Winter in New York City may not sound like the ideal time to visit, but unless you’re planning on heading to the Statue of Liberty and Ellis Island (more on that later), there is plenty to see in do in NYC in the winter. I greatly enjoyed living in New York City, even if it wasn’t for incredibly long, and winter was just as much fun as the warmer seasons.
Dependent upon which part of New York City you’re visiting some must-do things just cannot be missed. This list breaks down the most popular things to do in the winter and during the holidays as well as specific not-to-be-missed attractions and locations within various New York City neighborhoods.
Where to Go in NYC During the Holidays
If you find yourself visiting New York City during the winter holidays, consider buying tickets to the Radio City Christmas Spectacular starring the Rockettes. The 90-minute show is a great option when you’re short on time but still want that traditional New York City Christmas experience. Once you get out of the show, head down East 50th Street and marvel at the Rockefeller Center Christmas Tree. I’ve been lucky enough to see the lighting of the tree and the festive energy sticks around all season.
In the 1930s, when Rockefeller Center was being constructed, workers put up a 20-foot fir tree. Now, at upwards of 75 feet, the Rockefeller Christmas Tree is an NYC winter tradition that can’t be missed. The tree generally goes up in late November or early December and comes down in early January. The lumber from the tree is then donated to Habitat for Humanity. Afterward, continue toward 5th Avenue and watch the Theater of Dreams Christmas light show at Saks Fifth Avenue.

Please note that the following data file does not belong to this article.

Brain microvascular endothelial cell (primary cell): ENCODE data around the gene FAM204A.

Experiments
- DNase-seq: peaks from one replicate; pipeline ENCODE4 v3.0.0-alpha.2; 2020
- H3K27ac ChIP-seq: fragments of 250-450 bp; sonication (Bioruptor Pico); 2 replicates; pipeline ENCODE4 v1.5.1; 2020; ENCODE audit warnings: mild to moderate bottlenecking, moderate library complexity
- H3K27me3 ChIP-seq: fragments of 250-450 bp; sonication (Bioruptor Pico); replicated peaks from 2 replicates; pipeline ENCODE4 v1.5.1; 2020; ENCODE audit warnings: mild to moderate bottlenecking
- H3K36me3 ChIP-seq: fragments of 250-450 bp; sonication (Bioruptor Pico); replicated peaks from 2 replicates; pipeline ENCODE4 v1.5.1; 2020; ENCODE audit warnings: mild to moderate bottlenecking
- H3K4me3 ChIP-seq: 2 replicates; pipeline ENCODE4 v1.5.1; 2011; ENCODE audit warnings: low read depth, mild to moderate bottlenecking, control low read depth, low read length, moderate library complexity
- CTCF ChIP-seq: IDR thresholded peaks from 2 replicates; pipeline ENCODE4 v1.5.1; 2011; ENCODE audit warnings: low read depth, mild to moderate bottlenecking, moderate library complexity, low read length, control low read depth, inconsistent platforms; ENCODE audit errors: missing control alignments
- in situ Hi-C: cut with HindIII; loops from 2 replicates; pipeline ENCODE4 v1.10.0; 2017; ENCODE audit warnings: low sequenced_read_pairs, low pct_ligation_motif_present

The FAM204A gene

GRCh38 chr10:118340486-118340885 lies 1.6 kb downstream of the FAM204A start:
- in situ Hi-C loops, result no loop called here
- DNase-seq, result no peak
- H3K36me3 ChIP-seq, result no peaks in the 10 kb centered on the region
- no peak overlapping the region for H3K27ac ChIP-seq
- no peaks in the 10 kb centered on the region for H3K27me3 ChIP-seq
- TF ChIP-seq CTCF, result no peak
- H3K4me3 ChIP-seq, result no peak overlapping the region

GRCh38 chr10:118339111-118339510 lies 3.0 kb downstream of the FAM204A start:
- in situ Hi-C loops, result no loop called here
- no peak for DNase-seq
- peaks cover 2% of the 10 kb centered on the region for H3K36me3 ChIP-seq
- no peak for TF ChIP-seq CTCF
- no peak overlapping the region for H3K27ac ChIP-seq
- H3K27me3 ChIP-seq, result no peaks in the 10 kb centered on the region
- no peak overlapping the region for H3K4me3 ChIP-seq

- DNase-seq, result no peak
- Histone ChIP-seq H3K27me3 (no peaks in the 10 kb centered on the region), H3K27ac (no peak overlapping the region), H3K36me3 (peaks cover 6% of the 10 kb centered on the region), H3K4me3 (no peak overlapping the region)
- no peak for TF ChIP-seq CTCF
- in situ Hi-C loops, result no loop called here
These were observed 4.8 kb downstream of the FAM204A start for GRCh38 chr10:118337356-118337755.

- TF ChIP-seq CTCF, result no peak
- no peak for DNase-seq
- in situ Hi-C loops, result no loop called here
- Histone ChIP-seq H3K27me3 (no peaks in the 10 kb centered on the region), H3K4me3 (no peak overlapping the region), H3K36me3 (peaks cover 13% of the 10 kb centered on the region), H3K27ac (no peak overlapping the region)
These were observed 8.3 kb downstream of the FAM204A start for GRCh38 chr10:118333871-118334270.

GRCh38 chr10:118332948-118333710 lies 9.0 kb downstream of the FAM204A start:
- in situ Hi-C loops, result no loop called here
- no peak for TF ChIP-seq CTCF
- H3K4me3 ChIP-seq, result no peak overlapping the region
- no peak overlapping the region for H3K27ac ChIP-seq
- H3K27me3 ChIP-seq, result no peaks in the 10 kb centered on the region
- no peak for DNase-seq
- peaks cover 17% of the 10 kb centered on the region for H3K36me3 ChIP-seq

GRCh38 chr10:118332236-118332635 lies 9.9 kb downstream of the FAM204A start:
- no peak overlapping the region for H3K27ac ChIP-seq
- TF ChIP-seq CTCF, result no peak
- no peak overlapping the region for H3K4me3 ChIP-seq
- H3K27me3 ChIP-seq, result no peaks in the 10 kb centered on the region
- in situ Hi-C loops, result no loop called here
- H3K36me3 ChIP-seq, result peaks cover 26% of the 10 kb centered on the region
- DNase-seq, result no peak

While Gramercy Park is a private residential neighborhood in central Manhattan, it is open to the public one day out of the year on Christmas Eve for caroling. Non-residents, however, can obtain access to Gramercy Park by booking a stay at the Gramercy Park Hotel.
Ice Skating in New York City
Every movie or television show set in New York City in the Winter highlights the urban ice skating rink, but where are these rinks located? The most common one everyone knows is The Rink at Rockefeller Center. There may be a wait during peak season and costs $35 just to enter, so be mindful of that. Head over early in the morning; the rink opens at 8 a.m., to potentially guarantee a time slot (lines are long). Wollman Rink at Central Park is another spot for ice skating in winter in the city.
Finally, Winter Village at Bryant Park is free to enter (though skate rentals cost $20). It is also $15 to check a bag or $10 to rent a locker, so for the least-expensive experience, consider going empty-handed if possible. Ice skating in NYC in the wintertime is quintessential New York City, and something you should at least do once.
Wintertime in the Upper East Side
If you only have a short time in New York City, visiting Museum Mile is a great way to get a bit of shelter from the cold, winter weather and meander through a few of the eight museums along this route. The most popular of these are the Metropolitan Museum of Art or the MET and the Guggenheim.
The Africa Center, El Museo del Barrio, Museum of the City of New York, The Jewish Museum, Cooper Hewitt, Smithsonian Design Museum and the Neue Galerie Museum represent the cultural richness and diversity of the city. Learn more about each of the New York City museums along Museum Mile and plan out your Upper East Side visit accordingly.